This book represents the distillation of a tremendous volume of literature, filtered through the receptive and, I trust, discriminating awareness of a single author. When I wrote the first edition in 1973, the task was challenging, mainly because few had tried a synthesis of what was then known. But—as most who read this book are well aware—in the ensuing 30 years, the task has become much more difficult, mainly because the literature on hypertension has grown so that it is almost beyond the grasp of any one person. I continue to be a single author (with the important exception of the chapter on children) for these two reasons:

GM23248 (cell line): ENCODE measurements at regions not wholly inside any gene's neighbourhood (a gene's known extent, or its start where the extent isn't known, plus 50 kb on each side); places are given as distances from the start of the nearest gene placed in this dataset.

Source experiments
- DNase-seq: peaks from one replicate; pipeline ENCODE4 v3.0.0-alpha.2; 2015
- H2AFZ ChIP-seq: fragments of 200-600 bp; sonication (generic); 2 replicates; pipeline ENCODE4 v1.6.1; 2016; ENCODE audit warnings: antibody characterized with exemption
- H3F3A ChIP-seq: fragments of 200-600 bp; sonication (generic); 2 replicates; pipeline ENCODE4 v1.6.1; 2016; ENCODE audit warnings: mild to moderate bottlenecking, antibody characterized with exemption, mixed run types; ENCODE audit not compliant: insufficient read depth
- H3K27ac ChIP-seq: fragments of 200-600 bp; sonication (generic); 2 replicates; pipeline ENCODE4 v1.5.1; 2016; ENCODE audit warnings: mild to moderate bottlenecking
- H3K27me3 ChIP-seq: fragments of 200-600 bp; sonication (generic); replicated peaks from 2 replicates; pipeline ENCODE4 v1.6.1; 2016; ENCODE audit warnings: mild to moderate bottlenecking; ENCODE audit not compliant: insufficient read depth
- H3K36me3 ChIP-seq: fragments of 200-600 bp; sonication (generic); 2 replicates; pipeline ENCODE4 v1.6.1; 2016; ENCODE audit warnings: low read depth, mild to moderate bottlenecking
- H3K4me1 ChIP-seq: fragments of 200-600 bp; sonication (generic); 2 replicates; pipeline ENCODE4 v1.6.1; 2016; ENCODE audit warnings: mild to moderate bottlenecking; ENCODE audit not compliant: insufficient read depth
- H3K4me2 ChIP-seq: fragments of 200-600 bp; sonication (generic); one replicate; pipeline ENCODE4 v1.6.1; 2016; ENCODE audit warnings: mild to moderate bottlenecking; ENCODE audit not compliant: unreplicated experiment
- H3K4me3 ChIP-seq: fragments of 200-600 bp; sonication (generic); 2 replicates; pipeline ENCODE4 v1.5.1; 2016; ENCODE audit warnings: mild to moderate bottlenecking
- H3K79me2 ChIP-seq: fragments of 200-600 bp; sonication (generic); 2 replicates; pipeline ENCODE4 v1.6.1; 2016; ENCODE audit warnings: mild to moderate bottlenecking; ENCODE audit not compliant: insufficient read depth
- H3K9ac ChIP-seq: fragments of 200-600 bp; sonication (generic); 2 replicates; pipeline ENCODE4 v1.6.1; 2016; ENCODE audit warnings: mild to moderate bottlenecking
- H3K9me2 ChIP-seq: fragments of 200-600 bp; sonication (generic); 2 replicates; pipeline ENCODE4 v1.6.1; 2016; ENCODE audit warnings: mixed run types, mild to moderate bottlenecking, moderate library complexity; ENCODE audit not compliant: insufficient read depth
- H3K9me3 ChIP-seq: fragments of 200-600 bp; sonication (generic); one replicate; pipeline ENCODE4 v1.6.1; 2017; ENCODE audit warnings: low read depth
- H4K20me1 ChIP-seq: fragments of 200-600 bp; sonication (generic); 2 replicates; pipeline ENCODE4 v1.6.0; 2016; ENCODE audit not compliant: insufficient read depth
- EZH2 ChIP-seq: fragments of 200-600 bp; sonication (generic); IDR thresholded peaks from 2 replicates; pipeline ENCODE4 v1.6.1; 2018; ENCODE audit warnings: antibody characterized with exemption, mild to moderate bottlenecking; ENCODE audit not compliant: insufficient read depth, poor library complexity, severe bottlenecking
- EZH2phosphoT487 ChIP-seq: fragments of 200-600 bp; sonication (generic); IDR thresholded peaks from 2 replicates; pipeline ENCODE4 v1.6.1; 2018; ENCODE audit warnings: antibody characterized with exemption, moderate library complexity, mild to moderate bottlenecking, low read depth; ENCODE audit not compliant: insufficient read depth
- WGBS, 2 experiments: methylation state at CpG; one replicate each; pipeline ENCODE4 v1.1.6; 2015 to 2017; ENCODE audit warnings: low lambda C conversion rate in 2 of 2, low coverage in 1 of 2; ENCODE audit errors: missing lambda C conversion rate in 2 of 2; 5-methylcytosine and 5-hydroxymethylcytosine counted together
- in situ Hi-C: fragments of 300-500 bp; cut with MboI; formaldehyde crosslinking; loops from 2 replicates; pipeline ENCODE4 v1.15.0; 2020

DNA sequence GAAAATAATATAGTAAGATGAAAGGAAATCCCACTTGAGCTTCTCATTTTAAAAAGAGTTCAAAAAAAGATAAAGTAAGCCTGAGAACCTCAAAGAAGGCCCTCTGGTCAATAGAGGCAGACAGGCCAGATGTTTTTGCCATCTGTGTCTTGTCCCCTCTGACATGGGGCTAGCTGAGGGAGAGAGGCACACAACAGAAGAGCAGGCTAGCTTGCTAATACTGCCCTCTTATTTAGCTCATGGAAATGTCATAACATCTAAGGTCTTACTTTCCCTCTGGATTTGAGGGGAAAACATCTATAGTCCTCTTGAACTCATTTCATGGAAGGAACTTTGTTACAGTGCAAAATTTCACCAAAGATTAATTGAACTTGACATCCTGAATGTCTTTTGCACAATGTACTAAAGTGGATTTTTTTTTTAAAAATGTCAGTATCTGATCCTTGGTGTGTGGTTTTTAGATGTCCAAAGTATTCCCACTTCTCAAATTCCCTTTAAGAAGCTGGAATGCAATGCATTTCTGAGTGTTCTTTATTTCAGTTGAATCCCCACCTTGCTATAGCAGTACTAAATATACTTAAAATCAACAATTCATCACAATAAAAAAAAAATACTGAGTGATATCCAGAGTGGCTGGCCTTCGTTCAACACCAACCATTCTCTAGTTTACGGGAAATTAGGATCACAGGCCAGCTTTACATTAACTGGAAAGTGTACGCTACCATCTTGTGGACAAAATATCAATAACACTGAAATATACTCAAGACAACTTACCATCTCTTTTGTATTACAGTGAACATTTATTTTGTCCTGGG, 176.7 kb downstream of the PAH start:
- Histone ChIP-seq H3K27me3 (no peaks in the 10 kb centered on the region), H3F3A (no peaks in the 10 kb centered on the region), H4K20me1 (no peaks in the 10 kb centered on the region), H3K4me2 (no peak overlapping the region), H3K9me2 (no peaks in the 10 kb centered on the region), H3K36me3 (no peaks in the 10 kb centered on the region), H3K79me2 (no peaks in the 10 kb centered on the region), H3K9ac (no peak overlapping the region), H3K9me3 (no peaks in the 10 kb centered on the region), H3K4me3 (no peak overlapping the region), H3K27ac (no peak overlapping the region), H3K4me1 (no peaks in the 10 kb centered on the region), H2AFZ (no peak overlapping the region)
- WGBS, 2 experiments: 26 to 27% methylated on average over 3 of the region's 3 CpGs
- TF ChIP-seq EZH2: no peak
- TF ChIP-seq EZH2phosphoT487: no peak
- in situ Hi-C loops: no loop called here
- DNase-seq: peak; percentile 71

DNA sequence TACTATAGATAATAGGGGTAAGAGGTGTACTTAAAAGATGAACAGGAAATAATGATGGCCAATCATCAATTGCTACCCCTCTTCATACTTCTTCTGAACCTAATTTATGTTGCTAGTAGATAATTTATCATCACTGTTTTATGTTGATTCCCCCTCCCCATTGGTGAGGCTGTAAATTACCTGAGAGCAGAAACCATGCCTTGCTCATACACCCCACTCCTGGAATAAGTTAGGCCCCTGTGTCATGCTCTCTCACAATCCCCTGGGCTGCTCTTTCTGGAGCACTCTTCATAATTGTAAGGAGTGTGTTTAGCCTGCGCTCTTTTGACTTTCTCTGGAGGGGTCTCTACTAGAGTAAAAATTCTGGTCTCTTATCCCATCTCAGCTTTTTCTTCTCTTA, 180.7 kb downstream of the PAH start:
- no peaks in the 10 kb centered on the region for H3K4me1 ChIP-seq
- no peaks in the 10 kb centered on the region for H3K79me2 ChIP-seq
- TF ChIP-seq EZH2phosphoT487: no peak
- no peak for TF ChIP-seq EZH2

First, a single-authored text offers more cohesion and completeness, and, at the same time, brevity and lack of repetition, compared to most multiauthored but rarely edited megabooks. Second, I have the time, energy, and interest to keep up with the literature, and this book has become the major focus of my professional life. The success of the previous editions and the many compliments received from both clinicians in the field and investigators from the research bench have prompted me to do it again.